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Virgin Atlantic can be a bit slow to process refunds from flights that it has cancelled (although it doesn’t come close to being as slow as some airlines I could name), but the airline offers a couple of options in place of refunds and in instances where a traveler chooses to cancel a trip that are excellent and well worth highlighting.
A Bit Of Background
Back in November last year, Virgin Atlantic published a number of staggeringly good Upper Class (Business Class) fares that were too tempting to pass up and I ended up booking a couple of speculative trips back home to Los Angeles. One of those trips was scheduled for this month but with the UK in full lockdown and Los Angeles awash with coronavirus and implementing a 10-day quarantine for all arrivals, it would have been irresponsible to go ahead with the trip.
As it happens, and because Virgin Atlantic had changed my original flights at the beginning of the year, I could have requested a full refund but, instead, I chose to make the most of one of the options within Virgin Atlantic’s cancellation policy that anyone with a Virgin Atlantic booking can use, even if it’s the traveler that’s canceling the trip.
Virgin Atlantic’s Cancellation Policy
If Virgin Atlantic cancels your flight, you’re automatically entitled to a full refund of whatever currency you used to pay for the booking as well as any extra fees that you may have paid. If, however, a traveler is the one wishing to cancel a trip or if a traveler doesn’t want a refund for a canceled flight, these are the rules that Virgin Atlantic currently has in place:
For bookings for travel up to 31 December 2021:
- Travelers can make up to two date changes and one name change* free of charge.
- All fare differences will be waived if new travel is completed by 31 March 2021
- For travel completed after 31 March 2021, the following fare differences will apply:
Those are incredibly generous rules. I love the fact that you can give your ticket to someone else without penalty (I’ve always thought that this should be a standard rule and not just an exception for unusual times), and the fact that you can get a credit towards any fare difference if you change your flights to other dates in 2021 is fantastic.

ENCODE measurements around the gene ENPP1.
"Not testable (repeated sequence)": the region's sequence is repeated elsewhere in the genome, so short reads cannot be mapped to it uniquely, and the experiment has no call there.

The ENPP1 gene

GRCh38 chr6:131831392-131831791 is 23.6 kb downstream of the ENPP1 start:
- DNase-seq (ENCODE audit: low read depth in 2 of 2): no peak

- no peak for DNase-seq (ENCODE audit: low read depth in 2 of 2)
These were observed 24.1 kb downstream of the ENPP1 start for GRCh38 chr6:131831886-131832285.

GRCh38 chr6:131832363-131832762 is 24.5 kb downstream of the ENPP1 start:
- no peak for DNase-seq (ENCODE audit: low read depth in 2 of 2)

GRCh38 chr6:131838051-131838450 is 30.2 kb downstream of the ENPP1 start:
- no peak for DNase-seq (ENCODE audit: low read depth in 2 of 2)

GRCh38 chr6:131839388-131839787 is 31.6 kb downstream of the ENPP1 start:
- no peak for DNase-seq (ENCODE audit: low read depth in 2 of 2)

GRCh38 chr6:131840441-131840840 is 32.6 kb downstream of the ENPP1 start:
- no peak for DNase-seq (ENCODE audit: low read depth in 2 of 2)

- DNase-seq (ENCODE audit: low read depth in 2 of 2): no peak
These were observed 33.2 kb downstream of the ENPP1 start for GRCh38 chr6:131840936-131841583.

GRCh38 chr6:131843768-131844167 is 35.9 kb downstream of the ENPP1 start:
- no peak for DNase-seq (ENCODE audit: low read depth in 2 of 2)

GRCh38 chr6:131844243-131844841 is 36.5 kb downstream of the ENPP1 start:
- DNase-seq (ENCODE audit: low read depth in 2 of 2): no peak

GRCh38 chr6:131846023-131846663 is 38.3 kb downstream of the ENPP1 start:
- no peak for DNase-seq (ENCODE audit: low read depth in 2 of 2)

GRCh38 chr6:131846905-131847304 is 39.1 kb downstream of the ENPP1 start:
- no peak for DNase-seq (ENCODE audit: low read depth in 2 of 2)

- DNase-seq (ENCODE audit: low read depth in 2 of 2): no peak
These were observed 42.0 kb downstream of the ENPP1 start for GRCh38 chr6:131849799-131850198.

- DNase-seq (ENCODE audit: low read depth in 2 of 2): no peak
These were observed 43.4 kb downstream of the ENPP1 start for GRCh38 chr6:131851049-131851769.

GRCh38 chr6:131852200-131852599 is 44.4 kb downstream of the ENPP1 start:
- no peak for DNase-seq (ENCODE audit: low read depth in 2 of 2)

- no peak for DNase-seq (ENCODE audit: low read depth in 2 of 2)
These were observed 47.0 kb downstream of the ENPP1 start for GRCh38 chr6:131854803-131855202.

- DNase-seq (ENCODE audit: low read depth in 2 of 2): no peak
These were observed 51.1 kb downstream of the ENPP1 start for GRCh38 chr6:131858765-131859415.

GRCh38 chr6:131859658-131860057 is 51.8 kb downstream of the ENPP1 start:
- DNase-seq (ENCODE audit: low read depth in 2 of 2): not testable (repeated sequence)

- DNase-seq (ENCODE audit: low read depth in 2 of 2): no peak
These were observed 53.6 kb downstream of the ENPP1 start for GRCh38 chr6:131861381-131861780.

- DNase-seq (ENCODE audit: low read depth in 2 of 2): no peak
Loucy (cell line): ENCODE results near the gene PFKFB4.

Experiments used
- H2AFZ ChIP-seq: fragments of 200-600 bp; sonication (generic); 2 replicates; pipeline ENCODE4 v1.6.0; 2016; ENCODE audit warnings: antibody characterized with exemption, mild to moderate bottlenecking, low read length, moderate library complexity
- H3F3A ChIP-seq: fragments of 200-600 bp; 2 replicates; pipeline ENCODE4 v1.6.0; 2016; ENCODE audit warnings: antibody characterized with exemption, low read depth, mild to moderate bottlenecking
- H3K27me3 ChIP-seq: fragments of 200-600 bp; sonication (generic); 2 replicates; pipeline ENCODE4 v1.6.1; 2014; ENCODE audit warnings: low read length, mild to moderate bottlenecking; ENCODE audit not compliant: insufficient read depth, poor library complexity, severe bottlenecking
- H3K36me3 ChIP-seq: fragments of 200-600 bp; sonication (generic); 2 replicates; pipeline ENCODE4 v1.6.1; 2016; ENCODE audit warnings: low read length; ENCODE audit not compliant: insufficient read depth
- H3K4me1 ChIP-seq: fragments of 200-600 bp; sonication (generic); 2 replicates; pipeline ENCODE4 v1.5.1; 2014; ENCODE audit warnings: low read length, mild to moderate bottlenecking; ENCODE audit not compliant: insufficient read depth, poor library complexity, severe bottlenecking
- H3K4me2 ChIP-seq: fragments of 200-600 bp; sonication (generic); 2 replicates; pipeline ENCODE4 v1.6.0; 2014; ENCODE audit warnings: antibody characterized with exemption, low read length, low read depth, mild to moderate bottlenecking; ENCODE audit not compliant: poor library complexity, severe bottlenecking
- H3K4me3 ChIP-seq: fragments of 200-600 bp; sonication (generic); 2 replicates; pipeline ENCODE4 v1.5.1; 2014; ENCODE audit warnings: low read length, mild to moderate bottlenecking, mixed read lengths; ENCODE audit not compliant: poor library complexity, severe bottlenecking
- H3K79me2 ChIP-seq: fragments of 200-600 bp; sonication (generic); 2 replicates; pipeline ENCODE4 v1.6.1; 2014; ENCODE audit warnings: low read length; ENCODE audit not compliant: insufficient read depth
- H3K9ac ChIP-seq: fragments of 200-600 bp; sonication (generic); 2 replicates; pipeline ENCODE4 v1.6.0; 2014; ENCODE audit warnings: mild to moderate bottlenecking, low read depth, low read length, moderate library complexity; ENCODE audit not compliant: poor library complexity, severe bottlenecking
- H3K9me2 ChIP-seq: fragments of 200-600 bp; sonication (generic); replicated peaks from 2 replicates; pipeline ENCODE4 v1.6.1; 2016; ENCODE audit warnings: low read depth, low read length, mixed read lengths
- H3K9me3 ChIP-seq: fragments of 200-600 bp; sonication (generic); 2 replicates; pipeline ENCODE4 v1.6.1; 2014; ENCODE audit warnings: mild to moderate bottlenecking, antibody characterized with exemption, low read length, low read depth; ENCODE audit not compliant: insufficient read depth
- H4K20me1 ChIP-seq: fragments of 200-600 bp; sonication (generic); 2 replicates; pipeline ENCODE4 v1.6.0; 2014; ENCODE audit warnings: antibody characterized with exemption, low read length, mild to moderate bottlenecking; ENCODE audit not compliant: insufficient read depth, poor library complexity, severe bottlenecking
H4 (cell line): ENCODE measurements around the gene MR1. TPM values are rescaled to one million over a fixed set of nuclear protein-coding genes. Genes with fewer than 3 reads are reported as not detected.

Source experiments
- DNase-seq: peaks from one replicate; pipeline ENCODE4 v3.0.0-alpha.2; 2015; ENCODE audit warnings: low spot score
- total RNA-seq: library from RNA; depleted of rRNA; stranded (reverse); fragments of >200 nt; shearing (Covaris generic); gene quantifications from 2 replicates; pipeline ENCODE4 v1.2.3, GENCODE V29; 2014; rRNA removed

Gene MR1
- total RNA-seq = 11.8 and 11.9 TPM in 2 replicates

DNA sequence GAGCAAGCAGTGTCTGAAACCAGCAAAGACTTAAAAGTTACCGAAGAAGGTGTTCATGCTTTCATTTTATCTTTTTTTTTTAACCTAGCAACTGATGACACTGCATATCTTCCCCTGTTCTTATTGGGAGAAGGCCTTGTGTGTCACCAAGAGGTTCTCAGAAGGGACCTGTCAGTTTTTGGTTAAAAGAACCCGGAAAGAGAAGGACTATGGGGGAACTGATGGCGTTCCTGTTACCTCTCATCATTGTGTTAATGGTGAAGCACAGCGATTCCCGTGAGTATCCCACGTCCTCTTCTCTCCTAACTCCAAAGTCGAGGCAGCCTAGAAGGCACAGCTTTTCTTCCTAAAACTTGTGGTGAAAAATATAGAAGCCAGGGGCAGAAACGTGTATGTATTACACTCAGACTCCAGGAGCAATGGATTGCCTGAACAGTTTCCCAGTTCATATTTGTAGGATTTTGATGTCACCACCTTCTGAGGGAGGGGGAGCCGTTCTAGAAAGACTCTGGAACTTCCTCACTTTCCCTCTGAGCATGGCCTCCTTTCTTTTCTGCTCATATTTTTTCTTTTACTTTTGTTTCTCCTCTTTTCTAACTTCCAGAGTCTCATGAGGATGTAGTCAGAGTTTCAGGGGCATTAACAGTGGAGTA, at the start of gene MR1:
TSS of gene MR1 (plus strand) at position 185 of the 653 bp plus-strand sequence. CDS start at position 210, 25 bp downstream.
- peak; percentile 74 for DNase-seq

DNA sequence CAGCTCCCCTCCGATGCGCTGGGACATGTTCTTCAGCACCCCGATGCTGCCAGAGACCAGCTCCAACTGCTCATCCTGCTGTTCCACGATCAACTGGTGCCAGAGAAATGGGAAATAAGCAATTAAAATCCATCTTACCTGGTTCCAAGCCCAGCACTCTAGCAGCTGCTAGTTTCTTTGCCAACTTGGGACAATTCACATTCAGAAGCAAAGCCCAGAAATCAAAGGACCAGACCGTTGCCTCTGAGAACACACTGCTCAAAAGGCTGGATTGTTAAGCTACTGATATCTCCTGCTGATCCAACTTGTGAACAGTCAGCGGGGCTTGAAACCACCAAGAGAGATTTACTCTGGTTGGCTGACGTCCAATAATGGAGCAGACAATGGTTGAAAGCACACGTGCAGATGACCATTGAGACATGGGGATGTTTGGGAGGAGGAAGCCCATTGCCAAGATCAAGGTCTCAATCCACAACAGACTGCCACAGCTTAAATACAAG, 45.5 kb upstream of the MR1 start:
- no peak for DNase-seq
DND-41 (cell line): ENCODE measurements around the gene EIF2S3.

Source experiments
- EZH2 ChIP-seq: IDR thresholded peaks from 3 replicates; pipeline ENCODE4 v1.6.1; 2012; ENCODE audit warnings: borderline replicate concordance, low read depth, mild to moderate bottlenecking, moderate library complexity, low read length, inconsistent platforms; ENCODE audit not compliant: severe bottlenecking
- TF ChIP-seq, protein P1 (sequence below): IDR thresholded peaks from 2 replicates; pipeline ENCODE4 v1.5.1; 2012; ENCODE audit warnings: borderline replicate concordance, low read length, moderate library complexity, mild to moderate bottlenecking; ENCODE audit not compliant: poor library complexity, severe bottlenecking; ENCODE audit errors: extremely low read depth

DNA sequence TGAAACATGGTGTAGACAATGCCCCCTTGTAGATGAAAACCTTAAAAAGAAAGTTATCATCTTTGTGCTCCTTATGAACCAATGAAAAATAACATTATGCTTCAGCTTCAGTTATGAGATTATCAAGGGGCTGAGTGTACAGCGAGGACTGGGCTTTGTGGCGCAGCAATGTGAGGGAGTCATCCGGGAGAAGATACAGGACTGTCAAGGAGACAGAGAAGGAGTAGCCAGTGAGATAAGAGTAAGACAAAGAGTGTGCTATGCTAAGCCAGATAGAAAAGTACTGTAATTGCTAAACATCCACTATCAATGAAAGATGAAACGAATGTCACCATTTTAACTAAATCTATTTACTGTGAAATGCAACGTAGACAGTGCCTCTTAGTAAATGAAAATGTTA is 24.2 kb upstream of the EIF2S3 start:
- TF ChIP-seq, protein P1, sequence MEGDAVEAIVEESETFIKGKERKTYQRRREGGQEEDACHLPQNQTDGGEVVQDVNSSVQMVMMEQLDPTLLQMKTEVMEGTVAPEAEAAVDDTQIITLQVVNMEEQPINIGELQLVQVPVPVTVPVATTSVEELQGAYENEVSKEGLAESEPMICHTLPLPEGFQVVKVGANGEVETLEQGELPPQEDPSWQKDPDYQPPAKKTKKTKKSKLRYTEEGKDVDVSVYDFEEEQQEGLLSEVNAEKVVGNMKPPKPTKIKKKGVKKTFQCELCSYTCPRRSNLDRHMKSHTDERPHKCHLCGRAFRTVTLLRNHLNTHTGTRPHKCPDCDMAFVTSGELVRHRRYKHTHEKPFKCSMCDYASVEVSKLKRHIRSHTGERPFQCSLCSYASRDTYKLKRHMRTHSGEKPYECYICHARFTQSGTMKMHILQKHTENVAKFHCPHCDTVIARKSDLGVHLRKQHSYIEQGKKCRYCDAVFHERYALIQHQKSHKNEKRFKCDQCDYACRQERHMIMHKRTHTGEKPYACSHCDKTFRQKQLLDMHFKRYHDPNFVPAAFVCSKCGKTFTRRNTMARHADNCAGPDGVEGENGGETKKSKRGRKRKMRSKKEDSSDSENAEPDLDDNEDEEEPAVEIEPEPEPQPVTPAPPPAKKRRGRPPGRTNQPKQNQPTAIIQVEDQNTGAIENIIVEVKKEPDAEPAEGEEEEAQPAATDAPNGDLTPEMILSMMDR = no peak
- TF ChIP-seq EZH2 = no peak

This latter rule is the one that I took full advantage of.
Why & How I Used The Cancellation Policy
A few of you may be wondering why I didn’t just take the refund that was available to me instead of playing around with the cancellation rules, but the reason for my decision was a simple one – I had an Upper Class roundtrip fare booked for non-stop travel between London and Los Angeles that had only cost me £992 ($1,327) and I wanted to make the most of it. I knew that this was a fare that I may not see again so why get it refunded if there was a way to use it economically in the future?
With the pandemic showing no sign of abating (either in the UK or the US), I wasn’t about to consider making another booking for the first half of 2021, so I took a look to see what fares Virgin Atlantic was offering on its London – Los Angeles route for the last quarter of the year.
It turns out that there are quite a few very good Upper Class fares available across a whole range of dates and while none of them are as cheap as the booking I was hoping to change, this is where Virgin’s cancellation policy would come to my rescue.
After I found flights and dates that suited me, I called up Virgin Atlantic to discuss moving my booking. After giving the phone agent my flight reference and having him confirm that my booking qualified for a refund or any other option outlined earlier in this post, I asked him to move my reservation to October of this year.
The new fare came at a cost of £1,398 while my original fare had cost £992 so there was a fare difference of £406 that needed to be covered. Virgin Atlantic’s cancellation policy took care of £350 of that fare difference leaving me with just £56 left to pay.
A few hours later I got confirmation of my new flights from Virgin Atlantic and Award Wallet even sent me an alert to let me know that my flights had changed…quite significantly!
As far as I’m concerned, that’s an excellent outcome.
Yes, I hand to hand over a little bit more cash to move my flights, but I’ve still got a roundtrip Upper Class fare booked for travel between London and Los Angeles for a total of just £1,048 (~$1,400), it’s booked for a time of year that suits me perfectly, and it’s booked for a time of year where it’s very likely that I’ll be able to travel.
It’s worth noting that at the time I booked the original fare, not only was Virgin’s cancellation policy not valid past August 2021, but the great fare that I booked wasn’t available for October 2021 either, so I’ve actually been very fortunate with how things have turned out.
Virgin Atlantic’s current cancellation policy is one of the more generous policies around. For most people who have their trips cancelled by the airline a refund will still probably be the better option (although everyone should check what their rebooking options are just to make sure there aren’t any great deals available). For everyone else, the ability to change a trip’s travel dates into the future with a credit available towards any fare difference and the ability to change the name on a reservation without penalty, are two options whose value shouldn’t be underestimated.